I spent the weekend with my sister at what may have been one of the geekiest events I’ve ever attended. She drove two hours to my house, and then two more hours to a small PA town so that she and I could watch two whole nights of drum and bugle corps performances. That’s right, folks. I’m talking marching band.
It isn’t your old-school, stand-in-place, stiff-as-a-board, your-mom-made-you-join, parade band. It’s not what I call a “dancing band”, the likes of which you may have seen in the movie, Drumline. It’s definitely not the kind of band that spawns “this one time at band camp" jokes, either, so let’s not go down that road.
When I say drum corps, I mean highly-skilled brass players, percussionists, marchers, and dancers between the ages of 14 and 22 who audition against tight competition to make the cut and then spend the entire summer training and rehearsing so that they can travel across the country to perform an 11-minute program, all the while building up their ranking to prepare for the finals competition, which will be held in Madison, Wisconsin, this year. The members of drum corps are at the height of their skill, pulling off maneuvers and tricks – both physical and musical – that test belief. They make it look easy, but it’s deceptive; hours of practice, gallons of water, sore muscles, and countless bruises contribute to the mastery of this sport. Some might call it lame, but I call it awesome.
It was with this mindset that my sister and I arrived at the stadium. Our combined 13 years in marching band (she as a flute/piccolo, I as a color guard member: silk and sabre) had created diehard loyalty to the entire institution, and this event was the closest we could get to these groups this year. We were psyched, gabbing through our tailgate dinner and checking the stats on her Blackberry. We looked with shifty eyes at fellow spectators with their individual corps shirts (“You always see the crazies out here,” my sister muttered), and happily ate our sandwiches against the familiar, comforting thrum of percussion lines in the distance and the tick-tocking of the wood block, urging on color guards. Ah, this is what I love, I thought. It made me want to step on the beat, march 8 steps in 5 yards, and snap my head to the commands of the drum major, and we hadn’t even begun. Oh, the anticipation!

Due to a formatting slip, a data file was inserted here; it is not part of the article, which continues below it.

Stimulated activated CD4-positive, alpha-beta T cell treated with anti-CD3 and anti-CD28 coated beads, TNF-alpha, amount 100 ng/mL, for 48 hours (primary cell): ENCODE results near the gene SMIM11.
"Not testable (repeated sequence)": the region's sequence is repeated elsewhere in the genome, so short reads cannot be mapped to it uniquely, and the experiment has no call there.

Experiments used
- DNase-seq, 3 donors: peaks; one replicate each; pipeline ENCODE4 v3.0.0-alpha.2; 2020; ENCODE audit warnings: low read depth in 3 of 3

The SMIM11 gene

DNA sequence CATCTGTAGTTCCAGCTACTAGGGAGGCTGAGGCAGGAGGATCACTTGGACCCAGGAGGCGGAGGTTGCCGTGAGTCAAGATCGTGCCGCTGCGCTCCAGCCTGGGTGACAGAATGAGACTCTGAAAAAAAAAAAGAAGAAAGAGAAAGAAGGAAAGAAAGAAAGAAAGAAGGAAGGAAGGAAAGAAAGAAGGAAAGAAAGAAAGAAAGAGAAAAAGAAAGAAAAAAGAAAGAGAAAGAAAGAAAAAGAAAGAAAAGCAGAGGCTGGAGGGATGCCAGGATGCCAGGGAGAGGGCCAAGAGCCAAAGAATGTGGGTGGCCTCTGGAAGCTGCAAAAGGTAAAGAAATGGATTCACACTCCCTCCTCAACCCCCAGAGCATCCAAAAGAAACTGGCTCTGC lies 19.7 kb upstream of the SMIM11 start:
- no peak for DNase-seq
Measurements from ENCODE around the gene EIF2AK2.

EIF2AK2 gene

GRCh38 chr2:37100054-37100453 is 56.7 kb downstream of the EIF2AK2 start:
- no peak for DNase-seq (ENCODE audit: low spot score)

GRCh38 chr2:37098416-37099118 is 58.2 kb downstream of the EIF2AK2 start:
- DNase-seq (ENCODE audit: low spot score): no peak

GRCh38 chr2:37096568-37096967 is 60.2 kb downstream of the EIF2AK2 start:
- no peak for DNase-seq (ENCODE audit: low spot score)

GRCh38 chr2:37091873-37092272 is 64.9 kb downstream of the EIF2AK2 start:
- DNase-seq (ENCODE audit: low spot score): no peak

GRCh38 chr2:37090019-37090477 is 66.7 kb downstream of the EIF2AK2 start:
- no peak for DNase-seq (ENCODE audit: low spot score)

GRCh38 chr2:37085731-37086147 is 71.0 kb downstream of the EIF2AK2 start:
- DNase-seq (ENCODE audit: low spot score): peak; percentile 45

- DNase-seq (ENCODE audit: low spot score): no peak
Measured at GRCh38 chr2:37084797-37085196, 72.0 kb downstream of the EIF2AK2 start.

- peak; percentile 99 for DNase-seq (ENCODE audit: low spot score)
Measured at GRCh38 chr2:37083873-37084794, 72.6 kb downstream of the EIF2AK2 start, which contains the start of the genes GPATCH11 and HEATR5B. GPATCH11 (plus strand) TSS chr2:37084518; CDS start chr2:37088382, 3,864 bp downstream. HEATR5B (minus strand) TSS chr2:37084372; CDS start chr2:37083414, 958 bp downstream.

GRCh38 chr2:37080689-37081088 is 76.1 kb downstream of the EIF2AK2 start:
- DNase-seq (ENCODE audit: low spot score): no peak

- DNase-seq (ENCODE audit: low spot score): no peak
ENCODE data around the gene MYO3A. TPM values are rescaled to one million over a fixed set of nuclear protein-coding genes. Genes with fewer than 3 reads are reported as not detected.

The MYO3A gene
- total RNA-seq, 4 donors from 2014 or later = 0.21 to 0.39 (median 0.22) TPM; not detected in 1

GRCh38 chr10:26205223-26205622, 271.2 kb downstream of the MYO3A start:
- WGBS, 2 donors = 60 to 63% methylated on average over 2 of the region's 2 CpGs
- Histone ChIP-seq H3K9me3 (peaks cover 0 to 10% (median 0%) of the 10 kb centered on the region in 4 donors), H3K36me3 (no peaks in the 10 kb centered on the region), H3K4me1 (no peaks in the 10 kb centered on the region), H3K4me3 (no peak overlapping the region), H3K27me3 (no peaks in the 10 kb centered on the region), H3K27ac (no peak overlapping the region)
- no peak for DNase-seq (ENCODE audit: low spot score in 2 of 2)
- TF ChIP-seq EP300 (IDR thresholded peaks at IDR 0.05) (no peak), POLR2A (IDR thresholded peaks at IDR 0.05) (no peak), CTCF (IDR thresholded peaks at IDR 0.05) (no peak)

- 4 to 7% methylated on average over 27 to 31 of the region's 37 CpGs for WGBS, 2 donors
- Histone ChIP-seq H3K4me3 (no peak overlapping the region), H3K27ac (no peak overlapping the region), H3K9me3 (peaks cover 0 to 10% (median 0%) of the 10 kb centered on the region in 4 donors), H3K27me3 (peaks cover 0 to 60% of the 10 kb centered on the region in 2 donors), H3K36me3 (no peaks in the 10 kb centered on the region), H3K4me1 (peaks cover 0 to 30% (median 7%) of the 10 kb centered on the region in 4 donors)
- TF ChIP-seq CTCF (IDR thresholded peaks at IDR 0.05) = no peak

Once inside the stadium, the aroma of fried food (mm, funnel cake) and the rustle of a gathering of band people hinted at the awesomeness to come. We were finally there! My sister and I quickly found our seats, by which I mean those too-small spots on metal bleachers, which are seriously too small for even relatively small people like my sister and me. It was tight, but who cares! Our favorite drum corps rocked the house, and watching them in person for the first time made me so happy. I wanted to stand up and watch their whole show, but seeing as that would have been rude, I settled for cheering every time they did something ridiculously hard, and was it my fault that it ended up being almost every thirty seconds? And then they won! YES! Booyah!!!
After a night crashing at a friend’s house and then taking in some local flavor the next day, my sister and I went back for round two, but not before supplementing our pasta salad dinner with some half-sour pickles and red fish candy from the local farmers’ market. Yum. That night brought a spectacularly original show with tiger “skins” as visual effect and another based on The Godfather. It almost made me wish I had seen the movie, because, sadly, the only things I know about it are the lines quoted in You've Got Mail. Even more fun, my equally-fanatic sister and I created peanut gallery commentary that could have rivaled that of Statler and Waldorf of The Muppets Show fame. All of this excitement culminated with a 2-hour drive home that somehow only took 90 minutes, thanks to my sister’s “driving like a banshee”, as she put it.
Maybe I could have been part of a drum corps at one point, if I had had the guts to try out and the money to finance it. I could have been simultaneously muscular and tan (minus a killer sock line) with thousands of screaming fans, which sounds eerily similar to how I imagine being a rock star might be. But watching it over two gorgeous evenings with my sister next to me was okay with me, too. You can bet that when the finals air on ESPN2 in a few weeks, I am so calling the TV. I sat through almost all of the